COSATU Human Rights Day statement

The Congress of South African Trade Unions wishes all workers and South Africans a wonderful Human Rights Day. This is a significant day that reminds us of the journey we have traveled and the sacrifices that have been made to ensure that people’s rights are respected and protected under the law in this country.

On this day, we remember the 69 martyrs of Sharpeville who laid down their lives in the fight against the unjust pass laws and apartheid in general. On that day those heroes and heroines affirmed the rights of black people in this country and rejected a system that treated them as second-class citizens. Their sacrifices and heroism will never be forgotten.

While we have made some progress, there is still a lot of work that needs to be done to consolidate the culture of human rights. Our enacted laws have made it very clear that Human Rights are a priority for South Africa, but the enforcement mechanisms leave a lot to be desired. 

We still have gender-based violence that undermines the rights of mostly women and the violence against children is still prevalent. The cancer of racism that is directed at mostly black people remains a scourge and the discrimination and violence against the lesbian, gay, bisexual, and transgender(LGBT) community remains a stain and an embarrassment in our country.

At a workplace level, we have a big challenge with domestic workers, who are continuously abused and exploited. Farmworkers’ rights are also violated with impunity.

Most of the farmworkers and farm dwellers still do not have access to water or toilets; are exposed to toxic pesticides without the proper safety equipment, and earn low wages in South Africa.

They are denied legal benefits to which they were entitled and are often given substandard housing. Their families are vulnerable to evictions without any place to go if they were forced off the land. Most farmworkers are also denied paid sick leave as required by law.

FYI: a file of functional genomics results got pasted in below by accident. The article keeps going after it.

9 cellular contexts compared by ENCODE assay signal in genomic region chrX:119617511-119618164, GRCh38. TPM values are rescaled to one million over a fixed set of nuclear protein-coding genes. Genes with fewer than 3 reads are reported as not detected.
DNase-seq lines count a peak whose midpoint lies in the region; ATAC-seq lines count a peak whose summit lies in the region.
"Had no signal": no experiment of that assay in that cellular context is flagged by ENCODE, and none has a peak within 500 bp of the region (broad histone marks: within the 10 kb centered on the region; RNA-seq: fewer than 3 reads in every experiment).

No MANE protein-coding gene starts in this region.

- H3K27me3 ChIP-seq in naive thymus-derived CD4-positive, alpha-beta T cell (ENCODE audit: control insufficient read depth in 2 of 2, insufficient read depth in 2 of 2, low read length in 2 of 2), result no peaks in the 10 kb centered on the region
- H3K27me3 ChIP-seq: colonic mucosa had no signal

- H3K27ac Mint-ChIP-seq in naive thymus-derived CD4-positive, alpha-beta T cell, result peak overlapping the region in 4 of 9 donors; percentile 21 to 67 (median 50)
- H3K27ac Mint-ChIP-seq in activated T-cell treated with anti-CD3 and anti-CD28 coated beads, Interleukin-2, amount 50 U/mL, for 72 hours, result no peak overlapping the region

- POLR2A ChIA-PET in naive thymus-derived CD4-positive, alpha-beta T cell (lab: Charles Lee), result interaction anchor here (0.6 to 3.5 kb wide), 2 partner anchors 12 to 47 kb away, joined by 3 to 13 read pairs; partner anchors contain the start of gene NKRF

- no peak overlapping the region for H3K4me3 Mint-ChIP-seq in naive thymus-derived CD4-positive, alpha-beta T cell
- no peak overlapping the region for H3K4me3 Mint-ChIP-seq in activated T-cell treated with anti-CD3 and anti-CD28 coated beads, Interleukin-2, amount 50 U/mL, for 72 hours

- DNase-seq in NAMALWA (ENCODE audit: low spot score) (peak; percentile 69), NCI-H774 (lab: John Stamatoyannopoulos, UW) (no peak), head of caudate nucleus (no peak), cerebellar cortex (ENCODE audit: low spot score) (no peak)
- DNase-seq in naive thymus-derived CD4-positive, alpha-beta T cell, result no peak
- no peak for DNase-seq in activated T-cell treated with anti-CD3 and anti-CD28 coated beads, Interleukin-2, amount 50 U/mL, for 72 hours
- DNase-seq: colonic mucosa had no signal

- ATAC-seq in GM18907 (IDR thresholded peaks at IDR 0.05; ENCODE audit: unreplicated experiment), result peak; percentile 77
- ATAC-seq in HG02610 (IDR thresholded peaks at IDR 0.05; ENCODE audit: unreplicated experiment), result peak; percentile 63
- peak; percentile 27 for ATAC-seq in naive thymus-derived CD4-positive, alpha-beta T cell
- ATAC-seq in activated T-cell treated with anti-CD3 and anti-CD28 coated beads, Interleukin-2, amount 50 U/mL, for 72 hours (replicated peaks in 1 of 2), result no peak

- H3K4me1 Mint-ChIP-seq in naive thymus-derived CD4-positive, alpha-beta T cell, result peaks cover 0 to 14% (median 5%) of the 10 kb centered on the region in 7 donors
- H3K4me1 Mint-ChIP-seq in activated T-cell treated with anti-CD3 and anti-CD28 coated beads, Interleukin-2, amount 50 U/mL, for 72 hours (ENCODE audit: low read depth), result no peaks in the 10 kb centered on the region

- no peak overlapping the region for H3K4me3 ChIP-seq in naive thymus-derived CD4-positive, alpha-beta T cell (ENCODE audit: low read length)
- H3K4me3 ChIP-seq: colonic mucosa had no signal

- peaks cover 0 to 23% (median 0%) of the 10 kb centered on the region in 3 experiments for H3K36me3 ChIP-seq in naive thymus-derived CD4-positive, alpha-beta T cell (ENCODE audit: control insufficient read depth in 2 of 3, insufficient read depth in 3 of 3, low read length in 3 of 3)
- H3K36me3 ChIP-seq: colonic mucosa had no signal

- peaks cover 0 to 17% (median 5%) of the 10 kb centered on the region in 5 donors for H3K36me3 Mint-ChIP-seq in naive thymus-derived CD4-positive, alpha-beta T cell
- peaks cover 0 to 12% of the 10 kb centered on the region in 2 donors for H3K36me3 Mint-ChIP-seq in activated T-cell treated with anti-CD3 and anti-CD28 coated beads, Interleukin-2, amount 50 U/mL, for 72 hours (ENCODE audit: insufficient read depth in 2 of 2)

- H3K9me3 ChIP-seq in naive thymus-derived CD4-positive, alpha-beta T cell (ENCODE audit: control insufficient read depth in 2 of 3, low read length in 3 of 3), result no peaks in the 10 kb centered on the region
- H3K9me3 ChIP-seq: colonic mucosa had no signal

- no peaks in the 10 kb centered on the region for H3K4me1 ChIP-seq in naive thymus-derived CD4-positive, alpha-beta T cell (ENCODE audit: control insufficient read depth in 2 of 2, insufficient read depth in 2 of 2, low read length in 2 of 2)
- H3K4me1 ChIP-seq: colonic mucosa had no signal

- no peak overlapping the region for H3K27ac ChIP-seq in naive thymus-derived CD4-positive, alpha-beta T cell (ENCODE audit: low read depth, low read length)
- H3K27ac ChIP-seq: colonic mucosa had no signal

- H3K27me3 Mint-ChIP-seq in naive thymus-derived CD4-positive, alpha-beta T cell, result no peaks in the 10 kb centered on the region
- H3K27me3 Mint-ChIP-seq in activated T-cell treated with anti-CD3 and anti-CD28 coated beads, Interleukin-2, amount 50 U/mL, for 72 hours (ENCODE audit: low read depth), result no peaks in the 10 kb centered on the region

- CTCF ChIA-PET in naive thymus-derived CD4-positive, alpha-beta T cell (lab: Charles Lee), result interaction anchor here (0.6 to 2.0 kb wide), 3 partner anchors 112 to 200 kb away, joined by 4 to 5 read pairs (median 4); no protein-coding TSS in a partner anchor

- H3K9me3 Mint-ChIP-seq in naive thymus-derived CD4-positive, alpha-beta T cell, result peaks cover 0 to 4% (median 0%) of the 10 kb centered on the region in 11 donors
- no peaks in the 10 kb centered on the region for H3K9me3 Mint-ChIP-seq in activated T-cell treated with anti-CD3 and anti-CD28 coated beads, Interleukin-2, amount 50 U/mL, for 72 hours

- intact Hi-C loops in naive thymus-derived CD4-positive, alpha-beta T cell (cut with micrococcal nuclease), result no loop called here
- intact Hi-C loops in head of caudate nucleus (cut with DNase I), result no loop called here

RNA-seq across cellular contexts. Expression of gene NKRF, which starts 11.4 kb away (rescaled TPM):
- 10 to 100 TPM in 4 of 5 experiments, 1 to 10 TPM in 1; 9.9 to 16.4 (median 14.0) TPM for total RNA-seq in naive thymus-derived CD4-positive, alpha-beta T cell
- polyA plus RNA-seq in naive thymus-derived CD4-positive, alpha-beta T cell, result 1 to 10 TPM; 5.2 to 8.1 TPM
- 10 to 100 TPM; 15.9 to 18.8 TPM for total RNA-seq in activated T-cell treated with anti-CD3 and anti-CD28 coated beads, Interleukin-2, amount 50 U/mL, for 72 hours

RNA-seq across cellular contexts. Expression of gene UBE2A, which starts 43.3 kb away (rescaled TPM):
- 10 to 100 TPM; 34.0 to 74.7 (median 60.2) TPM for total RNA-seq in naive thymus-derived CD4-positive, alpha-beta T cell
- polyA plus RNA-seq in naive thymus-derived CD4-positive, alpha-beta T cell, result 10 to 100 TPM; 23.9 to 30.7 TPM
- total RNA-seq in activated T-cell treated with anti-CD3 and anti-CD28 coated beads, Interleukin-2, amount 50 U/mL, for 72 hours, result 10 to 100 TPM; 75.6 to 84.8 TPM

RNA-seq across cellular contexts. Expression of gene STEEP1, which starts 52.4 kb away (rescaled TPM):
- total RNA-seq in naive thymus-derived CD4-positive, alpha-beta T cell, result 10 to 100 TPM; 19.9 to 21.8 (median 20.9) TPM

COSATU would like to see the national government investing in land, infrastructure, and services where farmworkers are dwellers or beneficiaries, The amendment of Section 25 of the Constitution that speaks to the expropriation of land should prioritise farmworkers as beneficiaries.

 The department of Labour, Agriculture, Justice and Constitutional Development, Social Services, Education, Women, Children and People with Disabilities, the South Africa Police Service need to act decisively to resolve the injustices prevailing in the farming sector.

The Federation would also like to see law enforcement agencies given proper training on protecting Human Rights in the country. The conduct of some law enforcement agencies undermines the rights of citizens and workers.

 The extreme and widening economic inequality also needs to be addressed if human rights are to be more effective. The austerity measures that have targeted mainly the poor are not helping the cause of defending people’s human rights. In a country where about fifteen (15) million people struggle to have three meals a day, human rights are still a big challenge. We need appropriate policy responses to address the gap between the rich and poor.

 Happy Human Right Day to all!

Issued by COSATU

Sizwe Pamla (Cosatu National Spokesperson)

Tel: 011 339 4911
Fax: 011 339 5080
Cell: 060 975 6794